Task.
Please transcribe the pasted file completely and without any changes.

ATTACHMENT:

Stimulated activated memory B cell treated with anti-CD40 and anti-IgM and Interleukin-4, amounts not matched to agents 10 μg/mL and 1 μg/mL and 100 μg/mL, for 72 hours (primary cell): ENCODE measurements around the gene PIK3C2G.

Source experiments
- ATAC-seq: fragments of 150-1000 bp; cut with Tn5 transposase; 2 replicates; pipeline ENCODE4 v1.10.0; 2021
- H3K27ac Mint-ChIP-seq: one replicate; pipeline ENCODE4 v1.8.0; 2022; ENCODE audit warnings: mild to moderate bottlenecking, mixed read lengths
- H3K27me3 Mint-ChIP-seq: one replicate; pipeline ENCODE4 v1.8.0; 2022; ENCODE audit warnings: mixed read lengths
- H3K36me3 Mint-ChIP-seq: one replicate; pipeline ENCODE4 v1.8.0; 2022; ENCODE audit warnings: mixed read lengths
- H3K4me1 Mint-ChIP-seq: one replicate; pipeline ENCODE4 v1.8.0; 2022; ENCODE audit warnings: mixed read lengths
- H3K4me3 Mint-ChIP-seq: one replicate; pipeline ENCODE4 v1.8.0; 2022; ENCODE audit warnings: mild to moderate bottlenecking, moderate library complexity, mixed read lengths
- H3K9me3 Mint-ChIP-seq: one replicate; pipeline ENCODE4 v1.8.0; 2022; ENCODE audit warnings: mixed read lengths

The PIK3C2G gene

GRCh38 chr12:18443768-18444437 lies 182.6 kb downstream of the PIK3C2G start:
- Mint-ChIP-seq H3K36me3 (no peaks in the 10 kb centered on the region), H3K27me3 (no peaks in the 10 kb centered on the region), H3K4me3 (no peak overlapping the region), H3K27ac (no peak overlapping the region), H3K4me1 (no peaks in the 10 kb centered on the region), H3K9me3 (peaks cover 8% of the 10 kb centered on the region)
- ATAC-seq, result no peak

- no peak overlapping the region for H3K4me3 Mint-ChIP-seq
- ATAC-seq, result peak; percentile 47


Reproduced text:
Stimulated activated memory B cell treated with anti-CD40 and anti-IgM and Interleukin-4, amounts not matched to agents 10 μg/mL and 1 μg/mL and 100 μg/mL, for 72 hours (primary cell): ENCODE measurements around the gene PIK3C2G.

Source experiments
- ATAC-seq: fragments of 150-1000 bp; cut with Tn5 transposase; 2 replicates; pipeline ENCODE4 v1.10.0; 2021
- H3K27ac Mint-ChIP-seq: one replicate; pipeline ENCODE4 v1.8.0; 2022; ENCODE audit warnings: mild to moderate bottlenecking, mixed read lengths
- H3K27me3 Mint-ChIP-seq: one replicate; pipeline ENCODE4 v1.8.0; 2022; ENCODE audit warnings: mixed read lengths
- H3K36me3 Mint-ChIP-seq: one replicate; pipeline ENCODE4 v1.8.0; 2022; ENCODE audit warnings: mixed read lengths
- H3K4me1 Mint-ChIP-seq: one replicate; pipeline ENCODE4 v1.8.0; 2022; ENCODE audit warnings: mixed read lengths
- H3K4me3 Mint-ChIP-seq: one replicate; pipeline ENCODE4 v1.8.0; 2022; ENCODE audit warnings: mild to moderate bottlenecking, moderate library complexity, mixed read lengths
- H3K9me3 Mint-ChIP-seq: one replicate; pipeline ENCODE4 v1.8.0; 2022; ENCODE audit warnings: mixed read lengths

The PIK3C2G gene

GRCh38 chr12:18443768-18444437 lies 182.6 kb downstream of the PIK3C2G start:
- Mint-ChIP-seq H3K36me3 (no peaks in the 10 kb centered on the region), H3K27me3 (no peaks in the 10 kb centered on the region), H3K4me3 (no peak overlapping the region), H3K27ac (no peak overlapping the region), H3K4me1 (no peaks in the 10 kb centered on the region), H3K9me3 (peaks cover 8% of the 10 kb centered on the region)
- ATAC-seq, result no peak

- no peak overlapping the region for H3K4me3 Mint-ChIP-seq
- ATAC-seq, result peak; percentile 47